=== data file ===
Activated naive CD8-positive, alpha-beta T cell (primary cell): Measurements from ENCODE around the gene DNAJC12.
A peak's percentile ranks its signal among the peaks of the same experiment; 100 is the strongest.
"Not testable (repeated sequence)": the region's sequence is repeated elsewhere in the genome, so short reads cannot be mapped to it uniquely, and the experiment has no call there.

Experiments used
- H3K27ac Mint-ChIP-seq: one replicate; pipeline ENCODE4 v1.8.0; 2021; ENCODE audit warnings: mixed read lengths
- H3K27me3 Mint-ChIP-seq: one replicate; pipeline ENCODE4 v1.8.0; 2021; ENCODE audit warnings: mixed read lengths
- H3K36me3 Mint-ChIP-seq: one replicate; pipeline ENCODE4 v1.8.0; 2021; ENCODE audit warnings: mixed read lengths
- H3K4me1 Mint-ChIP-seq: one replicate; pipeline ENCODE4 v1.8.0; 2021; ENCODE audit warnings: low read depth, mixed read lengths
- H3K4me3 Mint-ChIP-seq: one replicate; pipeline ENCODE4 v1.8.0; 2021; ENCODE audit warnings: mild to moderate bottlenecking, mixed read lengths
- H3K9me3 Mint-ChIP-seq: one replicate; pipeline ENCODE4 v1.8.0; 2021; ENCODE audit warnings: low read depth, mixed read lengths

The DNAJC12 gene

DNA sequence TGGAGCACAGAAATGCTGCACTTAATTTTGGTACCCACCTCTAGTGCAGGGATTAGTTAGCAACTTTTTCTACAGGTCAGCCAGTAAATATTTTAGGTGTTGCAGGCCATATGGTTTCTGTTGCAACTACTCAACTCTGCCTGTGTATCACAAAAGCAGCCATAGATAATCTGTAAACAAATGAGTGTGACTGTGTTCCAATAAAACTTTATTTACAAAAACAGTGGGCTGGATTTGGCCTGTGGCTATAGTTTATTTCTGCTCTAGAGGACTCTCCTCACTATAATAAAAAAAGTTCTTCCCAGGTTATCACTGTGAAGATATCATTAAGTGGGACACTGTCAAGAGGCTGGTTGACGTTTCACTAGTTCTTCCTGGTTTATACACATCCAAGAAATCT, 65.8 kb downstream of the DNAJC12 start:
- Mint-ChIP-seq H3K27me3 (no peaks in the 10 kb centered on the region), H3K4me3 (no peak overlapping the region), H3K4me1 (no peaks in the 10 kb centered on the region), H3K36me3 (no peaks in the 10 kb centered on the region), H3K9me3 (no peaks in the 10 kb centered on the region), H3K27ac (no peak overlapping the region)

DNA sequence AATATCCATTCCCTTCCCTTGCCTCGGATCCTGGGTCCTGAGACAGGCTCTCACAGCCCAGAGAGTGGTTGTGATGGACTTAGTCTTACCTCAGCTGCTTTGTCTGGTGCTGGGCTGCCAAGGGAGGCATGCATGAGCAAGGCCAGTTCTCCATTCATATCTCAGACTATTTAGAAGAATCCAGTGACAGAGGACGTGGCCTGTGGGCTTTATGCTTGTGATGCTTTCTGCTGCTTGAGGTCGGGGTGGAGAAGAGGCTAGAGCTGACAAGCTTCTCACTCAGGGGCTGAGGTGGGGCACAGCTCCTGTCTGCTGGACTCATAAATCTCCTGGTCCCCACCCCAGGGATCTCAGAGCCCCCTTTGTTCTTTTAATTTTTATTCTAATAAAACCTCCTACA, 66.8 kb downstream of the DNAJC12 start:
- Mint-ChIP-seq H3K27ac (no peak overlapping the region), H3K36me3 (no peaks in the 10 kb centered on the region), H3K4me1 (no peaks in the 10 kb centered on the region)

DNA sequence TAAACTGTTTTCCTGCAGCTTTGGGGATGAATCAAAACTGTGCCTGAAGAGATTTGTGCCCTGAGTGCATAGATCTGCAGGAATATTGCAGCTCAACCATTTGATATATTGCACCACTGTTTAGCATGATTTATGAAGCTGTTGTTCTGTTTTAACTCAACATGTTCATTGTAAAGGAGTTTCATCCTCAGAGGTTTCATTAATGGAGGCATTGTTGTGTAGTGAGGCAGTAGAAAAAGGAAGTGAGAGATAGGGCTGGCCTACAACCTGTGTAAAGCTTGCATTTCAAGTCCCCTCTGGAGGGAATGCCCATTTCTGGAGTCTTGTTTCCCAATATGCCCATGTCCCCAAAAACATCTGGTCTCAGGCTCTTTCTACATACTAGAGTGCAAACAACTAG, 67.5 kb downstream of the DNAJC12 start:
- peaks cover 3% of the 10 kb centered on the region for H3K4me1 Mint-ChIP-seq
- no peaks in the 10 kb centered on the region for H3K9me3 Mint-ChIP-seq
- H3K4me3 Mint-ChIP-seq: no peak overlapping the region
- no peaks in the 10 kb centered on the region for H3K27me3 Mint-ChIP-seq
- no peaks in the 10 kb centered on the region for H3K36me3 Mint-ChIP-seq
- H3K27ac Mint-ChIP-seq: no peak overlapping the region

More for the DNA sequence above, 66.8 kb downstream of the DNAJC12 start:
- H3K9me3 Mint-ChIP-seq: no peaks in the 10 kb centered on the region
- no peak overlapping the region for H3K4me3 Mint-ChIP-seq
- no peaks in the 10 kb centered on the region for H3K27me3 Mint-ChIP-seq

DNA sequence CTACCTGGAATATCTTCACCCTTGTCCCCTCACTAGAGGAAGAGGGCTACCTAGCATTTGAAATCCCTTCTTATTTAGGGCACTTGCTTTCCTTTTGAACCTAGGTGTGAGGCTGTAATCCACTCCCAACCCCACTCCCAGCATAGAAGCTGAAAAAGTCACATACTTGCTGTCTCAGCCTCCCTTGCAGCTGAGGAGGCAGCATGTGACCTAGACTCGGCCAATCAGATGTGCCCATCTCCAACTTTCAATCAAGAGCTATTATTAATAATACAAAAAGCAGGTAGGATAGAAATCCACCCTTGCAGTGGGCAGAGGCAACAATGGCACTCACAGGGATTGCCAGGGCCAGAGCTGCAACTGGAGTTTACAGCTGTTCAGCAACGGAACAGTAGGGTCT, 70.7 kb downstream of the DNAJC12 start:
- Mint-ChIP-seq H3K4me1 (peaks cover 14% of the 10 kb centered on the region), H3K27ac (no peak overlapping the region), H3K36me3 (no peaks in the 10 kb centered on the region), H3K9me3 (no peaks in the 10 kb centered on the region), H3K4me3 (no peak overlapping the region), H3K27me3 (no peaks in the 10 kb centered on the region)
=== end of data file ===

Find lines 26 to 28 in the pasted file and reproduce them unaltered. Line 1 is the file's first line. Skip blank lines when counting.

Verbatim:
- no peaks in the 10 kb centered on the region for H3K27me3 Mint-ChIP-seq

DNA sequence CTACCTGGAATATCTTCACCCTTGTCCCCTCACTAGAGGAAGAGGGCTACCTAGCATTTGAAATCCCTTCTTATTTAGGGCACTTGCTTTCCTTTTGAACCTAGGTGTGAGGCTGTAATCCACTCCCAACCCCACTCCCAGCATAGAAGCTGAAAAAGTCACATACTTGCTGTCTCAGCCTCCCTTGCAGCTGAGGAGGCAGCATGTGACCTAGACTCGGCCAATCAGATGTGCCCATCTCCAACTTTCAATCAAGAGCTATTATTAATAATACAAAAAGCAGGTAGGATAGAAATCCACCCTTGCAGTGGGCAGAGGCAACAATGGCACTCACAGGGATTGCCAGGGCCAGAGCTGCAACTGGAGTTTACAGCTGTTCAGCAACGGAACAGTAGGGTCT, 70.7 kb downstream of the DNAJC12 start:
- Mint-ChIP-seq H3K4me1 (peaks cover 14% of the 10 kb centered on the region), H3K27ac (no peak overlapping the region), H3K36me3 (no peaks in the 10 kb centered on the region), H3K9me3 (no peaks in the 10 kb centered on the region), H3K4me3 (no peak overlapping the region), H3K27me3 (no peaks in the 10 kb centered on the region)